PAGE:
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Crisis and opportunity in Silicon Valley construction

March 7, 2018

Construction is one of the fastest growing industries in Silicon Valley, yet thousands of construction workers are being paid such low wages that they cannot afford to live in the communities they are helping to build.

That is one of the stark findings in our latest report detailing Silicon Valley's crisis of inequality. 

Construction has the potential to produce good jobs for working-class San Jose residents – if both the private and public sectors make the choice to invest in the local workforce.

But the construction industry has split into two models: the “high-road” model in which companies compete on productivity, efficiency, timeliness and quality of work, and the “low-road” model in which companies compete primarily by paying their workforce as little as possible.

Construction is the second-fastest growing industry in Silicon Valley. But will these be family-supporting jobs for local workers?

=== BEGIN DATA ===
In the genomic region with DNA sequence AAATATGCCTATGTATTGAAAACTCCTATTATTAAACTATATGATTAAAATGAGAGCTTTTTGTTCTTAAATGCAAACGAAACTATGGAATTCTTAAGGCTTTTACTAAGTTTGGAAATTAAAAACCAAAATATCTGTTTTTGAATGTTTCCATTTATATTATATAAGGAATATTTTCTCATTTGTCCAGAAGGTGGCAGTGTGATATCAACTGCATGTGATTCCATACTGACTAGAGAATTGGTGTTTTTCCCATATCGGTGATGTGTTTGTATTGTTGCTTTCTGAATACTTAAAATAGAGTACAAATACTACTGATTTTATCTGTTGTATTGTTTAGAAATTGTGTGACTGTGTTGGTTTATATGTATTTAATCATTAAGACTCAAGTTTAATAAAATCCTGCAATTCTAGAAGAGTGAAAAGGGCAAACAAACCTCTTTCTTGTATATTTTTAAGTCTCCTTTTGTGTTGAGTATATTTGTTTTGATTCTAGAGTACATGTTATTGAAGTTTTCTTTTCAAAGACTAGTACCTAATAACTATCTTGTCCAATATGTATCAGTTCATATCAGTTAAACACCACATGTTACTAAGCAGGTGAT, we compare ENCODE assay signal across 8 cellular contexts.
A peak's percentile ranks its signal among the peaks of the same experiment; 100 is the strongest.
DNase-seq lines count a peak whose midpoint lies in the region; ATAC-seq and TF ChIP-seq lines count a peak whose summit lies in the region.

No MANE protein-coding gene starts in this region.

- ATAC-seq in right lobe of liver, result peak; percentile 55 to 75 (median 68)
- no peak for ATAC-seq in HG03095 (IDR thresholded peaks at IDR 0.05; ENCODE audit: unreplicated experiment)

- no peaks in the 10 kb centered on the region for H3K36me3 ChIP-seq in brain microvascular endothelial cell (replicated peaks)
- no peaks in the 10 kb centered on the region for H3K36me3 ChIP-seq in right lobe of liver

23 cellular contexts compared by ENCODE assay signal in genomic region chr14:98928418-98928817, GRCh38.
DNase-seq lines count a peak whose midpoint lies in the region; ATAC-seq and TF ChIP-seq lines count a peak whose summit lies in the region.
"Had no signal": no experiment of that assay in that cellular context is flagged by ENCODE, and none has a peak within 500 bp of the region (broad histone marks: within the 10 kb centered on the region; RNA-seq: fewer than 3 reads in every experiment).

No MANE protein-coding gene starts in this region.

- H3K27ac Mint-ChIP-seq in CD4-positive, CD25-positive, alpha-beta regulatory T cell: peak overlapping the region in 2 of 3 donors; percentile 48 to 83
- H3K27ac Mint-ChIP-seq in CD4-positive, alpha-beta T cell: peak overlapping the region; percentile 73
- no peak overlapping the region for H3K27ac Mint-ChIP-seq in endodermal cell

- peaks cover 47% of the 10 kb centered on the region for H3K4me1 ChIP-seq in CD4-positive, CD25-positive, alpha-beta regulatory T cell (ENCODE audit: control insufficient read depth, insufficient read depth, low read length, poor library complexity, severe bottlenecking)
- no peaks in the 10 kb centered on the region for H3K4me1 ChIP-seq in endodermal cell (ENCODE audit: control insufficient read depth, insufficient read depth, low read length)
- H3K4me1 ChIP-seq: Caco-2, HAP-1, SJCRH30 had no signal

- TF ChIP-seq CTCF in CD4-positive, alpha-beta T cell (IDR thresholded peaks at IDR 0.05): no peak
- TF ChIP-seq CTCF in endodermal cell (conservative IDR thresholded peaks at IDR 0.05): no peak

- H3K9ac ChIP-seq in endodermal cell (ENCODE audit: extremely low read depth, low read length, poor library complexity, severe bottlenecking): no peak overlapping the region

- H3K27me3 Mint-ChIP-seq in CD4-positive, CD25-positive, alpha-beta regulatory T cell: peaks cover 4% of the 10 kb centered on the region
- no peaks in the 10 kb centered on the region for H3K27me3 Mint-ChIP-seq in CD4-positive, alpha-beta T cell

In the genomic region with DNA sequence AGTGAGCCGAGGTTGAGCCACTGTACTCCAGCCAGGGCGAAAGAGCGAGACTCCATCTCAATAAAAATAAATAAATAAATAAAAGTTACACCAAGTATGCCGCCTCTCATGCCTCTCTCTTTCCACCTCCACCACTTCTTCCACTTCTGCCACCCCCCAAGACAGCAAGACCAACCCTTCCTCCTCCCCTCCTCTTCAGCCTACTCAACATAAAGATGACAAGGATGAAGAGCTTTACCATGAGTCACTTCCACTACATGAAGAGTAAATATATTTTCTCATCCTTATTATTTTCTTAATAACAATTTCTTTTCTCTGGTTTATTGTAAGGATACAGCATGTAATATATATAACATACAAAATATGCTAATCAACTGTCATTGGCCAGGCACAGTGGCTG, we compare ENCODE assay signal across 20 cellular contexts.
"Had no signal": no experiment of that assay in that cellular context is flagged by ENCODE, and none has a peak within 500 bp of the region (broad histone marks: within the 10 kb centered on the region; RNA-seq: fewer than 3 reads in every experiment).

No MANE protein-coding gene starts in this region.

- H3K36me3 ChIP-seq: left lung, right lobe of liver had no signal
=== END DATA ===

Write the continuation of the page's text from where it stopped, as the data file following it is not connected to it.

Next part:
These “low road” contractors have created a construction industry where:

  • Over half (54%) of blue-collar construction workers employed in Santa Clara County earn less than $40,000 per year
  • 42% live in housing that is not affordable at their level of income
  • 41% either depend on public health coverage or are uninsured
  • And 12% receive food stamps

The Latino community is particularly affected by construction firms that choose the low road. Latino workers are hugely over-represented in the construction workforce - yet are routinely under-paid for their work. In Silicon Valley, Latino construction workers are paid, on average, 38% less than white construction workers.

Closing the pay gap via uniform wage standards and access to training would increase income for Latino construction workers and their families by $387 million annually.

The scale of demand in Silicon Valley’s construction industry represents a tremendous opportunity to transform thousands of jobs into middle-wage careers – and transform thousands of lives by expanding pathways into those careers.

By ensuring workers are paid fairly, creating a level playing field for contractors, and expanding career pathways, our region can take advantage of this construction boom to invest long-term in training the workforce and expanding opportunities.